Assessing the Effectiveness of the Microcredit and Integrated Asset Building as a Social Approach to Poverty Reduction in Kinshasa, Democratic Republic of Congo
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In recent years, the concept of poverty has shifted away from a narrow definition—caloric intake based poverty—to a much broader one that places emphasis on a variety of factors, such as health, education, income, and powerlessness. Most researchers agree that eliminating poverty requires a holistic approach that is attentive to promoting pro-poor growth, creating opportunities for employment, ensuring that the fruits of growth reach impoverished communities, and protecting vulnerable segments of the impoverished population. This study looks the role of microcredits, which has received increasing attention as a means to combat poverty. The advent of neoliberalism led to advances in autonomous markets, commodification, market-led growth, and the dissolution of the Keynesian welfare state. Microcredit growing out of a neoliberal shift plays a powerful role as an instrument to fight poverty, especially in the age government and state failure, entrepreneurial expansion and self-employment income-earing opportunities. Microcredit programs are of great interest to governments, non-governmental organization, and banks because of their potential for reducing poverty. Critics of the microcredit movement argue that microcredit does little besides replacing existing informal credit arrangements to fund subsistence activity, which they view as having little or no prospect of growth. They argue that support of microcredit may over anticipate its benefits, such as the alleviation of poverty and female empowerment. This study assesses the effectiveness of microcredit combined asset building as a pro-growth approach to reduce poverty sustainably in Kinshasa. The recent crises of over-indebtedness in several markets and Kinshasa have fueled growing concern that microcredit may be getting borrowers into trouble. However, my study findings show that assets, specifically microcredit, can stem the poverty cycle and better enable individuals to "stand on their own two feet"socio-economically if combined with other innovative programs. This study uses the test of significance to assess the effectiveness microcredit integrated asset building.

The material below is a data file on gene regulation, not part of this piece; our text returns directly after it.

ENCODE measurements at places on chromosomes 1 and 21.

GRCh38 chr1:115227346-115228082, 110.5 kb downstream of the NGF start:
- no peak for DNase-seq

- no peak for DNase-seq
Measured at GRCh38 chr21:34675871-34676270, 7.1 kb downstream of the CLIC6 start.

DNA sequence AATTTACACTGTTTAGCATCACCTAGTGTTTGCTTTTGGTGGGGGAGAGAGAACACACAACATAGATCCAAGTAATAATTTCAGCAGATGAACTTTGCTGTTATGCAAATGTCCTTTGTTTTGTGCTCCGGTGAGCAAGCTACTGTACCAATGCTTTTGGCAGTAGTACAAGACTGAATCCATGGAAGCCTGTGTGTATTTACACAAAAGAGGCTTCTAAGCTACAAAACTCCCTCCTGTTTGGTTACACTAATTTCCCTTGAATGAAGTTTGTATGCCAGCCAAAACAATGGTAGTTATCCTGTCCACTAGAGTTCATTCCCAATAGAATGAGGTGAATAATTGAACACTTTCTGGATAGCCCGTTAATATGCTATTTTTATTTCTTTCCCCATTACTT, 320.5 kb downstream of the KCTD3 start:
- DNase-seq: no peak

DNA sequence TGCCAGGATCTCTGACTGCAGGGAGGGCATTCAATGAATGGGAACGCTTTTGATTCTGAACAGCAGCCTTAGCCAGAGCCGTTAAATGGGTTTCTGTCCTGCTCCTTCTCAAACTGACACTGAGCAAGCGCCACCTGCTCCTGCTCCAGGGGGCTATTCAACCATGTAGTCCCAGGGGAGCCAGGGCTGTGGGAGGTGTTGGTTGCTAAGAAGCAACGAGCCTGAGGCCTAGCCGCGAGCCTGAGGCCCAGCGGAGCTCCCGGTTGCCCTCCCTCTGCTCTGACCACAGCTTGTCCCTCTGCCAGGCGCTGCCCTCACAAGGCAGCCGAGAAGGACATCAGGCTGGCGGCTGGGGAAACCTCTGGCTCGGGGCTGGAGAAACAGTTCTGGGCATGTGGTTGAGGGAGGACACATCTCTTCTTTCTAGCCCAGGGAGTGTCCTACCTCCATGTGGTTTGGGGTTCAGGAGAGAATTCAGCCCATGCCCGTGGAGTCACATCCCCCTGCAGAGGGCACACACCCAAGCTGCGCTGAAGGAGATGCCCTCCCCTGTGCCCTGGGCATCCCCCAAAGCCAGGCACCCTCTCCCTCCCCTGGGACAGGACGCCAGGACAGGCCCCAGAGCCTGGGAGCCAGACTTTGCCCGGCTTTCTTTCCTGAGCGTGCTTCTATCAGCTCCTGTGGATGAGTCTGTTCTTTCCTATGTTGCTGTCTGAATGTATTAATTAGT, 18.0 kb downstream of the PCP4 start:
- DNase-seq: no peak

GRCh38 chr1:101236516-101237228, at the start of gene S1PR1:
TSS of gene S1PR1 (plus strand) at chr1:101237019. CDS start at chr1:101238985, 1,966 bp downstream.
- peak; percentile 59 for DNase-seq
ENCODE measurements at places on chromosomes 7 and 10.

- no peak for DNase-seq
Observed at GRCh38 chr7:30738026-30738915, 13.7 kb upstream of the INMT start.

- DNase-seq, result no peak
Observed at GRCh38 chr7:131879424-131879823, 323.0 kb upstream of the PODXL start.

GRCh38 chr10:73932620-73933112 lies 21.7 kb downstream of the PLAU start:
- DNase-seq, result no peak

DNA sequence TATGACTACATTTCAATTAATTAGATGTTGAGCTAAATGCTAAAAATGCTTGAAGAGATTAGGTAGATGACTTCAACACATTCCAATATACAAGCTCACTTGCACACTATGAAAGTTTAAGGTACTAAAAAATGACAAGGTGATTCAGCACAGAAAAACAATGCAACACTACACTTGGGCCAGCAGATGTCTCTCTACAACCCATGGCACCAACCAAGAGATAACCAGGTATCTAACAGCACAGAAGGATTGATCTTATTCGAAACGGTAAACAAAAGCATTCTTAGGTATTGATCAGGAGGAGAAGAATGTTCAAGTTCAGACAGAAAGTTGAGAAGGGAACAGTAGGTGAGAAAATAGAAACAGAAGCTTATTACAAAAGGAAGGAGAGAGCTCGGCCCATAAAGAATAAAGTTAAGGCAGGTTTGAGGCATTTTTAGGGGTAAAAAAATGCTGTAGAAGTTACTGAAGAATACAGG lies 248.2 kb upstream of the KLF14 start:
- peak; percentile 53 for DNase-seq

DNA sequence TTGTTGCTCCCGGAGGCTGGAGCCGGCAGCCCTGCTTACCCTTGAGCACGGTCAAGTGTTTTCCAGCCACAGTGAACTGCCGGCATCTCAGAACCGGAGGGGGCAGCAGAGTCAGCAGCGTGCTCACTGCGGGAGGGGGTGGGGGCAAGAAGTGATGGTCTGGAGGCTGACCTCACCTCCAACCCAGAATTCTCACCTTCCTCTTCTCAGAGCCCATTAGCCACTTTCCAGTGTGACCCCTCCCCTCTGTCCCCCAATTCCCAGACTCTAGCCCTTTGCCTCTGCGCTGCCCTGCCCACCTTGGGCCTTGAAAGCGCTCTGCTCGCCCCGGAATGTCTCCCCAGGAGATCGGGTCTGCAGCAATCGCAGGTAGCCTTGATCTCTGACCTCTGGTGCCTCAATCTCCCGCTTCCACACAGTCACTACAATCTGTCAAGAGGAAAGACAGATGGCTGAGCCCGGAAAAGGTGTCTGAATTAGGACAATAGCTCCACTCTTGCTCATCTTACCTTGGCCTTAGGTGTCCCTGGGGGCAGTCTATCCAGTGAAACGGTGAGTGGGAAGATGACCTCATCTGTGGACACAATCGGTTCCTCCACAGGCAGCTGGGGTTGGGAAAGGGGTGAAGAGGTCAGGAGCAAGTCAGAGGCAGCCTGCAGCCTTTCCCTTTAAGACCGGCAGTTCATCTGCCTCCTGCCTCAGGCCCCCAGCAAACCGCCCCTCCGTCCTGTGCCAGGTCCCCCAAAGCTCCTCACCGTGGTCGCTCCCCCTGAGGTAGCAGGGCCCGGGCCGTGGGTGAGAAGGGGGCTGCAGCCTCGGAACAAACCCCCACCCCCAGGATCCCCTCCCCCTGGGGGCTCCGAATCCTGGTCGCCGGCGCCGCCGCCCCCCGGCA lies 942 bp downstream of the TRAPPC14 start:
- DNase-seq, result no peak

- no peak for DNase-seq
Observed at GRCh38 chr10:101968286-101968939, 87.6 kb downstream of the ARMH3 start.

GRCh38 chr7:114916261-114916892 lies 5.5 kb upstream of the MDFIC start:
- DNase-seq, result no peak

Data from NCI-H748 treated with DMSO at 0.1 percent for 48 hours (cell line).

- Doctoral Dissertations